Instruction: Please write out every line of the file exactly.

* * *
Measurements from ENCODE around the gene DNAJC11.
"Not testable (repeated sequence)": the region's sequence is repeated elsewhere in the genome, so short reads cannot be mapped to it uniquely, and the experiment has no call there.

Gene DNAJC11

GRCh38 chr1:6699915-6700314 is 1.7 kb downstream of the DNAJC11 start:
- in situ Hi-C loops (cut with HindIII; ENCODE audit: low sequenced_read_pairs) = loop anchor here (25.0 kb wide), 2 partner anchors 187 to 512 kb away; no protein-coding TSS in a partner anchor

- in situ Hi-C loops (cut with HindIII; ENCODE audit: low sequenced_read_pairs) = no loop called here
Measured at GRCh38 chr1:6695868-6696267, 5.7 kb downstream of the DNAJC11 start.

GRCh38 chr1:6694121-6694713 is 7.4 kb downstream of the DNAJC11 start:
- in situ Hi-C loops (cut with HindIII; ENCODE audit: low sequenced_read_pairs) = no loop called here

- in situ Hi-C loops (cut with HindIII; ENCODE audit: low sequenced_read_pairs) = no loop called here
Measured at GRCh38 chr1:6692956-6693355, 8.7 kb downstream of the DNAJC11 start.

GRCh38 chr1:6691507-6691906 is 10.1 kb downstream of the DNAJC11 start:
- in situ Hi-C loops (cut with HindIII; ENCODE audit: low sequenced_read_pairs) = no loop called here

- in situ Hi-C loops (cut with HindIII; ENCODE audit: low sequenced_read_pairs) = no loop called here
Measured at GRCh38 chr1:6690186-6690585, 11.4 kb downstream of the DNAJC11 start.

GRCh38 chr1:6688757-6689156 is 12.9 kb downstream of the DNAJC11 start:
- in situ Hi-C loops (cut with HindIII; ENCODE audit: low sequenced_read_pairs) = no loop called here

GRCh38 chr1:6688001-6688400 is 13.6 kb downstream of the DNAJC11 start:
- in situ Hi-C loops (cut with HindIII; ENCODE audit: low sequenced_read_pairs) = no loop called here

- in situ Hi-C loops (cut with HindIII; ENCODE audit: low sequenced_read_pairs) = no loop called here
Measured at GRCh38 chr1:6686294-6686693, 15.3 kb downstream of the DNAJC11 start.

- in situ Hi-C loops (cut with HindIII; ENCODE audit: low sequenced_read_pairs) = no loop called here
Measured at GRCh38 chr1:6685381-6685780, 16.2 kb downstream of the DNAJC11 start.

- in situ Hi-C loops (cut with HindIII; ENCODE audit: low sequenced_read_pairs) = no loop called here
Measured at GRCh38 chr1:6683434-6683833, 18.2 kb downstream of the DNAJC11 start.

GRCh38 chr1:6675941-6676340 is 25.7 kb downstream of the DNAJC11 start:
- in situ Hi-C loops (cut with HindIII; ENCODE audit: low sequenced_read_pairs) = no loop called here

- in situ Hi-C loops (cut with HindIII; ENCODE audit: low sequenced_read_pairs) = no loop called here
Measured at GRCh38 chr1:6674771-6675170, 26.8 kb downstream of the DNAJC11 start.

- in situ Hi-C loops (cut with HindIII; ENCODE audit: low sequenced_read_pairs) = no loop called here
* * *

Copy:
Measurements from ENCODE around the gene DNAJC11.
"Not testable (repeated sequence)": the region's sequence is repeated elsewhere in the genome, so short reads cannot be mapped to it uniquely, and the experiment has no call there.

Gene DNAJC11

GRCh38 chr1:6699915-6700314 is 1.7 kb downstream of the DNAJC11 start:
- in situ Hi-C loops (cut with HindIII; ENCODE audit: low sequenced_read_pairs) = loop anchor here (25.0 kb wide), 2 partner anchors 187 to 512 kb away; no protein-coding TSS in a partner anchor

- in situ Hi-C loops (cut with HindIII; ENCODE audit: low sequenced_read_pairs) = no loop called here
Measured at GRCh38 chr1:6695868-6696267, 5.7 kb downstream of the DNAJC11 start.

GRCh38 chr1:6694121-6694713 is 7.4 kb downstream of the DNAJC11 start:
- in situ Hi-C loops (cut with HindIII; ENCODE audit: low sequenced_read_pairs) = no loop called here

- in situ Hi-C loops (cut with HindIII; ENCODE audit: low sequenced_read_pairs) = no loop called here
Measured at GRCh38 chr1:6692956-6693355, 8.7 kb downstream of the DNAJC11 start.

GRCh38 chr1:6691507-6691906 is 10.1 kb downstream of the DNAJC11 start:
- in situ Hi-C loops (cut with HindIII; ENCODE audit: low sequenced_read_pairs) = no loop called here

- in situ Hi-C loops (cut with HindIII; ENCODE audit: low sequenced_read_pairs) = no loop called here
Measured at GRCh38 chr1:6690186-6690585, 11.4 kb downstream of the DNAJC11 start.

GRCh38 chr1:6688757-6689156 is 12.9 kb downstream of the DNAJC11 start:
- in situ Hi-C loops (cut with HindIII; ENCODE audit: low sequenced_read_pairs) = no loop called here

GRCh38 chr1:6688001-6688400 is 13.6 kb downstream of the DNAJC11 start:
- in situ Hi-C loops (cut with HindIII; ENCODE audit: low sequenced_read_pairs) = no loop called here

- in situ Hi-C loops (cut with HindIII; ENCODE audit: low sequenced_read_pairs) = no loop called here
Measured at GRCh38 chr1:6686294-6686693, 15.3 kb downstream of the DNAJC11 start.

- in situ Hi-C loops (cut with HindIII; ENCODE audit: low sequenced_read_pairs) = no loop called here
Measured at GRCh38 chr1:6685381-6685780, 16.2 kb downstream of the DNAJC11 start.

- in situ Hi-C loops (cut with HindIII; ENCODE audit: low sequenced_read_pairs) = no loop called here
Measured at GRCh38 chr1:6683434-6683833, 18.2 kb downstream of the DNAJC11 start.

GRCh38 chr1:6675941-6676340 is 25.7 kb downstream of the DNAJC11 start:
- in situ Hi-C loops (cut with HindIII; ENCODE audit: low sequenced_read_pairs) = no loop called here

- in situ Hi-C loops (cut with HindIII; ENCODE audit: low sequenced_read_pairs) = no loop called here
Measured at GRCh38 chr1:6674771-6675170, 26.8 kb downstream of the DNAJC11 start.

- in situ Hi-C loops (cut with HindIII; ENCODE audit: low sequenced_read_pairs) = no loop called here